Response of pioneer soil microalgal colonists to environmental change in Antarctica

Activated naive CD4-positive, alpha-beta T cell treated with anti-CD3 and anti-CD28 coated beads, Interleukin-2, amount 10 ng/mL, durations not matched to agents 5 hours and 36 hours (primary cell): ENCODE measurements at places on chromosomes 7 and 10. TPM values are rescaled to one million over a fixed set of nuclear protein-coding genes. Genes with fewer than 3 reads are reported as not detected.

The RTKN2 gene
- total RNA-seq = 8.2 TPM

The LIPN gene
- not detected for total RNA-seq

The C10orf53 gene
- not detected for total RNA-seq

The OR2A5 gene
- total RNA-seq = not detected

There is increasing evidence of climate change in Antarctica, especially elevated temperature and ultraviolet B (UVB) flux within the ozone “hole.” Its origins are debatable, but the effects on ice recession, water availability, and summer growth conditions are demonstrable. Light-dependent, temperature-sensitive, fast-growing organisms respond to these physical and biogeographical changes. Microalgae (cyanobacteria and eukaryotic algae), which are pioneer colonists of Antarctic mineral fellfield soils, are therefore highly suitable biological indicators of such changes. In frost-heaved soil polygons containing naturally sorted fine mineral particles, microalgal growth is restricted to a shallow zone of light penetration. By virtue of this light requirement, microalgae are exposed to extreme seasonal fluctuations in temperature (air and black-body radiation), photosynthetically active radiation, UV radiation, and desiccation. Dominance of conspicuous autofluorescent indicator species with distinctive morphology allowed quantification of responses using epifluorescence microscopy, and image analysis of undisturbed, unstained communities. However, the physical changes in climate, although significant in the long term, are gradual. The changes were therefore amplified experimentally by enclosing the communities at a fellfield site on Signy Island, maritime Antarctica, in cloches (small greenhouses). These were made of polystyrene of either UV transparent or UV opaque acrylic plastic, with or without walls. During a 6-year period, statistically significant changes were observed in microalgal colonization of the soil surface and in the morphology of filamentous populations. Evidence of community succession correlated with measured changes in local environment was found. Results from Signy Island and at continental sites on Alexander Island suggested that rates of microalgal colonization and community development might change significantly during current climate changes in Antarctica.